A new story published by Michael Bloomberg’s anti-gun news outlet The Trace is taking a look at how Louisiana is helping to improve the nation’s instant background check system by submitting more records to NICS, but the story completely leaves out the work done by a firearms industry trade group that was instrumental in the improvements to the system.
The piece, published in conjunction with the website The Bitter Southerner, profiles the work of a bureaucrat named Norm Gobert, who started working for the Louisiana State Supreme Court back in 2009. Part of his job entailed convincing parish clerks to submit more records to the state police and the FBI, and the story portrays Gobert as a one-man wrecking crew that obliterated opposition and forced clerks to improve their record keeping through his sunny disposition and gifts of king cake.
Norm remembers more than one clerk asking him to show them “where it says I have to do what you are asking.” He was forced to share the sad truth: He had no power to make them do what he asked. Louisiana, and about half the states in the nation, don’t have unified court systems. That means that state officials can ask local court clerks to report their data, but without passing legislation, they can’t make them comply.
When a clerk’s office was missing a piece of information that the State Police and FBI needed — an arrest date or a state ID number, for example — things could get even more complicated. Norm remembers how, in some parishes, police and prosecutors were entering the state identification numbers into their computers, but those numbers were not showing up on the printed rap sheets that they sent to the clerks. So Norm had to convince yet another group of overworked government employees to reconfigure their computer systems to fix a problem they didn’t immediately understand.
Gradually, the unflappable bureaucrat with the easy belly laugh began to develop a few tricks. On the way to one of Louisiana’s more far-flung parishes, he might make a pit stop at a different clerk’s office. He’d pop in to say hello and introduce himself. Overflowing with friendliness and warmth, he’d shake some hands and leave donuts or Louisiana king cakes on the counter. “I’d tell them, ‘I can’t stay long today, but I’ll be back.’”
Gobert started his efforts in 2009, and even reporter Ann Givens acknowledges it was slow going for several years.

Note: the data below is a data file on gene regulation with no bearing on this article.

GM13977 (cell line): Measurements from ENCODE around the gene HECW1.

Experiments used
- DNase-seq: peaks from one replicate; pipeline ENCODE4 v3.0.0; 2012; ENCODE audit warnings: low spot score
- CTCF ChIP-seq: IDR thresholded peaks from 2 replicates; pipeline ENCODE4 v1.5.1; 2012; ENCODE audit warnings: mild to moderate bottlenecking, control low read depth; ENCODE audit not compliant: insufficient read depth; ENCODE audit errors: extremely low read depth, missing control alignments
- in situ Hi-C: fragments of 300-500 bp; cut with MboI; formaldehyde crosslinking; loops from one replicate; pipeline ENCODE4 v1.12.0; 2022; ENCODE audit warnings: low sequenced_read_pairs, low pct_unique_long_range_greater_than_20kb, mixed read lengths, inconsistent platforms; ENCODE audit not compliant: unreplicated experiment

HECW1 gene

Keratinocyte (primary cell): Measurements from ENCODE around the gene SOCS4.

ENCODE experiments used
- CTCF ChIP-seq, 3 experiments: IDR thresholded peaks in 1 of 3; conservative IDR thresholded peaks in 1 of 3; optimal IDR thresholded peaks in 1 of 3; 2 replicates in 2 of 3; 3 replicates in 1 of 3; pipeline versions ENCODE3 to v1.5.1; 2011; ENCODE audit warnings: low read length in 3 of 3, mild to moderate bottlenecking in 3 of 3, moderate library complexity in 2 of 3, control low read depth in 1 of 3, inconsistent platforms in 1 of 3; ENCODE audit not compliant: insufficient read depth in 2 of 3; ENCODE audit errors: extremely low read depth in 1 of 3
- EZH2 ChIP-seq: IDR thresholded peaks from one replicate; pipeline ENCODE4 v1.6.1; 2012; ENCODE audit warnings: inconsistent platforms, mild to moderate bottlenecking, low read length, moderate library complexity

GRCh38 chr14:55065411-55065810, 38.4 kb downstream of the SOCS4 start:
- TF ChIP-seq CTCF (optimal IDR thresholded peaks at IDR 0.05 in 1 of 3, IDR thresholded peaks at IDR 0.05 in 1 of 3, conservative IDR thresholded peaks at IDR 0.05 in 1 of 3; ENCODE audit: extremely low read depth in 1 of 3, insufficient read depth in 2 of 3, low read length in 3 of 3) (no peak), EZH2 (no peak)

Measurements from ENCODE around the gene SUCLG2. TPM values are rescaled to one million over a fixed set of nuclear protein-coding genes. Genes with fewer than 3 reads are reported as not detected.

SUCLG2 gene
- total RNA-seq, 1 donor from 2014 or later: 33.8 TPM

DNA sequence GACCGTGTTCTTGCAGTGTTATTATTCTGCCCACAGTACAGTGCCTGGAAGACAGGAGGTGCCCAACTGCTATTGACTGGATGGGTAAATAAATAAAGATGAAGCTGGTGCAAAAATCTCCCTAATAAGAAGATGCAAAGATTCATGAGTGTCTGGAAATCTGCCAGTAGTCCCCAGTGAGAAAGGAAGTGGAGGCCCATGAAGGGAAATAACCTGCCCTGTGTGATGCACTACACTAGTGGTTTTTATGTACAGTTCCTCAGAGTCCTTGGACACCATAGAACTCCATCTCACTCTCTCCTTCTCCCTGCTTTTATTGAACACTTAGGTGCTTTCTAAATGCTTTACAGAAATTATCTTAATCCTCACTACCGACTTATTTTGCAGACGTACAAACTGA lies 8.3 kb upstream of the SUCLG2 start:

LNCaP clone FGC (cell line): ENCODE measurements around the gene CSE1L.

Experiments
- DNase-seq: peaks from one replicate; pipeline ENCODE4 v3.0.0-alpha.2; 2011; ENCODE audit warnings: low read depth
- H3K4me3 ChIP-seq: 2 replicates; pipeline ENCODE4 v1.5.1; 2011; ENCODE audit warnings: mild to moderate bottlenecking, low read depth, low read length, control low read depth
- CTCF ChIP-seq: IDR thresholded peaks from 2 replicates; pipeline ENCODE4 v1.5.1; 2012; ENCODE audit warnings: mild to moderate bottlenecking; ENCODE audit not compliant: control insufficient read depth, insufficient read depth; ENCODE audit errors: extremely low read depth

Initially, new records came in slowly, while Norm helped the clerks work through snags in the system. In the first five years about 36,000 conviction records were added to the NICS index. But then, the clerks started getting comfortable with the electronic systems, and the database started filling rapidly. By 2015, there were more than 350,000 records, most of which were criminal convictions, in the system; by 2018, there were more than 600,000. Today, only five states in the country have more records in the NICS database — and they are states with a different posture toward gun regulation, like California, Connecticut, and New York.
What Givens barely acknowledges is that in 2013, Louisiana legislators passed a bill, signed into law by then-Gov. Bobby Jindal that required clerks to submit these records to NICS. The National Shooting Sports Foundation, which is the trade group for the firearms industry, not only supported the measure, but actively pushed to bring the bill to the governor’s desk. In fact, NSSF praised Jindal’s signing of the bill at the time.
The NSSF national FixNICS initiative is gaining traction. South Carolina has enacted legislation improving state participation, while action is pending New Jersey. FixNICS recognizes that a federal background check is only as good as the records in the database. That is why the firearms industry supports improving the current NICS system by increasing the number of prohibiting records states submit to the FBI databases, helping to prevent illegal transfers of firearms to those who are prohibited from owning firearms under current law. Including these missing records will help ensure more accurate and complete background checks.
States must improve the NICS database by submitting any and all records establishing an individual is a prohibited person, such as mental health records showing someone is an “adjudicated mental defective” or involuntarily committed to a mental institute, as well as records showing someone is the subject of a domestic violence protective order, a drug addict or subject to another prohibited category.
The way writer Ann Givens tells it, however, the firearms industry had nothing to do with the measure.
At the same time Norm was delivering king cakes and sleeping in roadside motels, activists like Kim Sport, and lawmakers like Rep. Helena Moreno, who has since become a New Orleans City Councilwoman, were pushing for laws to keep guns out of the hands of people with criminal backgrounds. In 2013, state legislators passed a law requiring clerks to do what Norm had been pleading with them to do for five years: send in their conviction records.
No mention of the NSSF, or the FixNICS initiative. According to Givens, it was just good ol’ Norm and a few committed activists and lawmakers who were behind the legislation. This is a gross rewriting of history, and given that The Trace was behind the story, one can’t help but assume that the reason the NSSF’s efforts weren’t mentioned is because Bloomberg’s anti-gun news outlet didn’t want to give the organization any positive press or acknowledge the work that it has done on the issue.
My criticism here isn’t directed at Norm Gobert, who sounds like he’s a pretty good guy, but at Givens, The Trace, and The Bitter Southerner. Praise Gobert all you want, but if you’re not willing to offer up the same praise for the firearms industry for its efforts, you’re only telling half of the story about how Louisiana came to be a leader in submitting records to the NICS system.